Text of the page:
You know, it’s funny. This morning I received two strangely coincidental texts: one said that they could no longer speak to me for an indefinite amount of time, while the other was, “write the next post.” While I was stunned and hurt by the former, I knew I had to get started on the latter and so here it is. This post could be called the “Tale of Two Friends, “How to Deal with Remarkable Disappointment,” or “The Nicodemus Factor,” all of which should be made perfectly clear after about five minutes or so. Whichever the case, I’m not sure how to begin other than to say that my hunch is that there are many more people who have experienced what we are about to describe than first suspected, especially after having spoken with a few close friends before sitting down and pounding this out. For the sake of immense and hopeful clarity, the scenario is as follows: You are pacing through life at a nice clip and you think everything is going as well as expected when all of sudden your world falls apart. This could and does happen on several fronts, the first and perhaps most common is death, especially of someone who had the flexible challenge of keeping everyone together. I have seen this many times in not-so-successfully grieving families. Then there is the situation when someone gets fired from a company or workplace that may have taken on the semblance of an extended family or close community. Run-ins with the law, embarrassing divorces and horribly thriving gossip mongering tactics also create the scenario whereby, from one moment to the next, a human being becomes invisible. The phrase, “I don’t know you anymore” certainly comes to mind and with it, a previously undiscovered amount of pain and disappointment emerges. I guess we could also answer in the affirmative as to how this happens, but what about the “why?” And then of course, the “what now?” Let’s start with the how and what we shall call “The Nicodemus Factor.”
Nicodemus was a Pharisee and a member of the Sanhedrin assembly who is particularly known for visiting Jesus at night. He couldn’t risk being seen with the Lord during the day because, well, he couldn’t be caught dead speaking with the “rabble-rouser.” Part of him really wanted to know and learn and actually spend time with someone he deeply admired but the pressure of public and private opinions came at too high a price that it was better to be covered safely by the dead of night than to be associated with such a man in bright sunlight. Time was to eventually change all this and bring both men in each other’s company in a most dramatic and memorable way. But what about all those friendships that we enter and leave with numbing regularity?
Here is where we might call, “The Tale of Two Friends,” or even better, a tale of two different kinds of friendships. I think that we live life quite unforgettably too often and perhaps over-depend on people in our lives for moral support, a few laughs here and there, and a shoulder to cry on. We better re-examine that quickly. The painful truth is that should we ever find ourselves in a precarious and dangerous position, not to mention an unpopular one and find that the people we most thought would be there, just might not be. The more I share these thoughts with others the more surprised I am. The more I discover how many “fair weather,” undependable, and fickle people we actually keep around us. Why should this hurt so much? I ask myself “why do I hurt so much?”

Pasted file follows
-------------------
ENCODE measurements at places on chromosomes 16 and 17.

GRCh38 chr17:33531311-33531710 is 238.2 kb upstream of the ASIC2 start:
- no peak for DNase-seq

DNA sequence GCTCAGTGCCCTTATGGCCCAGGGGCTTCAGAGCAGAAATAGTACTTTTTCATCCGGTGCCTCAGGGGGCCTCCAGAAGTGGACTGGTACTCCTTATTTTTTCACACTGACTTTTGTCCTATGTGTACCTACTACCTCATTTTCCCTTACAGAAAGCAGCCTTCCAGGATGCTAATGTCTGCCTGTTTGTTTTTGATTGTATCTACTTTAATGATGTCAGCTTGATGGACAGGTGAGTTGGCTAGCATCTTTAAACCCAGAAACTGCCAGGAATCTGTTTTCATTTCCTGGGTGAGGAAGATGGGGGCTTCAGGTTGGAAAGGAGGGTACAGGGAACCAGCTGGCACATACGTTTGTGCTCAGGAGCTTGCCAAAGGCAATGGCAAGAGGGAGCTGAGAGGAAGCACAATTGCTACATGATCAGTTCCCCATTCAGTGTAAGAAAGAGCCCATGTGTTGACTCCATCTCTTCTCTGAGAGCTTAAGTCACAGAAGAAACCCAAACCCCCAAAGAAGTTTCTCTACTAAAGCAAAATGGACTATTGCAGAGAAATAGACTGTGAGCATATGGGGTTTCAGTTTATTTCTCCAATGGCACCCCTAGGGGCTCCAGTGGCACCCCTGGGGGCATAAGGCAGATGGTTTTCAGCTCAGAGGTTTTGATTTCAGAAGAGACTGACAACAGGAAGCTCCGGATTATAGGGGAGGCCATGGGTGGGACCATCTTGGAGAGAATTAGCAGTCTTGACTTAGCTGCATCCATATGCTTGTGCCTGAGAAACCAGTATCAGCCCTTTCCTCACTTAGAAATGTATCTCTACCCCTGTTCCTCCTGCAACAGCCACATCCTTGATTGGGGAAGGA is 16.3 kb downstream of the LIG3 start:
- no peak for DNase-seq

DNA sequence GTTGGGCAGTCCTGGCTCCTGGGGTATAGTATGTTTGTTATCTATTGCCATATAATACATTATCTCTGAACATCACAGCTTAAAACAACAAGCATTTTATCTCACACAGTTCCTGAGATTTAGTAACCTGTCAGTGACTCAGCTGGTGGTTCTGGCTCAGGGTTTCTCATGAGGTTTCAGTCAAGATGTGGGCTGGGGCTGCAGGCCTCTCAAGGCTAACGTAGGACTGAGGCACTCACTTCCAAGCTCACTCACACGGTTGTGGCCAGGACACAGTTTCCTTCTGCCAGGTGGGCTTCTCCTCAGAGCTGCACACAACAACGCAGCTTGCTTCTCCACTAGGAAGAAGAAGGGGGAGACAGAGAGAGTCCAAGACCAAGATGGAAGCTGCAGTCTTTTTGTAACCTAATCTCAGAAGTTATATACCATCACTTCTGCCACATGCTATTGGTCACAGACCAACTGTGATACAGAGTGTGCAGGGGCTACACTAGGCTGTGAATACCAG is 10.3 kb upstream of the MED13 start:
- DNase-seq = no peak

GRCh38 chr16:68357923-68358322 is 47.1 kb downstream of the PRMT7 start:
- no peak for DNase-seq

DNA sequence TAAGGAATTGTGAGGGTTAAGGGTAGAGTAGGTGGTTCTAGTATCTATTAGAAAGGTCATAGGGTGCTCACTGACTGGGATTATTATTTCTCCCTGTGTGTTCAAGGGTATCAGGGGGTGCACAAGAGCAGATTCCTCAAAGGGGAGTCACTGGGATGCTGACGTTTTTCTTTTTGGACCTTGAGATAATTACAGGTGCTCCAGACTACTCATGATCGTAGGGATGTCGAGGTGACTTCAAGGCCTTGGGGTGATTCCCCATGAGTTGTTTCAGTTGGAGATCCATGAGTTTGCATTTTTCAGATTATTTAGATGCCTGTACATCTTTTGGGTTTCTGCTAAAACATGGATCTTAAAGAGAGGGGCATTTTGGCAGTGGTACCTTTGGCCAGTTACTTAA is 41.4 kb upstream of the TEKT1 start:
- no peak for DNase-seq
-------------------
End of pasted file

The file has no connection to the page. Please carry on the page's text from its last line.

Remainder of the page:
I believe it is because we all want and purposefully work for a happy, fulfilling life and we want and need good people in them to make this vision complete. I know I do. For me and those who will still talk to me, it is a genuine hunger and desire for God’s Kingdom which requires the right angle of perspectives to yield the right questions, then hopefully, the right answers. These are the results and conclusions that bring us peace to live in harmony with not just the world we can see, but truly in the mystical Kingdom of divine insights which has been purchased for us at such a high price. What does this mean in the here and now?
Expect rejection from the most unobvious and surprising of places. Jesus faced it and showed us how to sail right through it. He kept loving and serving. Don’t start licking silly, small wounds like these because this quickly becomes a habit and the wounds get bigger. Then we will really have problems. Express your disappointments to the ones you believe you can trust right here and right now. I am blessed with at least one voice in my life who has a knack of quickly summarizing key concepts in a small phrase and then puts music to it. Sound crazy? It is. The last approach is my favorite. Celebrate the people you love. Tell them how much they mean to you and recommit yourself to work hard at mending fences, asking forgiveness and praising God for the ones He has given you. You should also thank Him for the ones He exposed to you as unfriends, if that is actually a term today. I think it is.
In the end, you might discover, as Jesus did, that with all the thousands of people he taught and healed and fed, there was only a short-list, handful of folks left to help him die. Oh yes, and Nicodemus was one of them. Scripture reports that he was one of the ones who actually help take the body of Jesus off the cross. Not too concerned about who sees you there, were you Nicodemus? And that’s the solid point here. Love and friendship are such powerful gifts that there will no doubt be a cleansing and filtering at least a couple of times along the way. One of mine came this morning. Thank you, Jesus. Tonight, I will be reaching out to those who I hope are still there and I will praise God for them all. And remember, life isn’t quite over yet. You never know who might show up.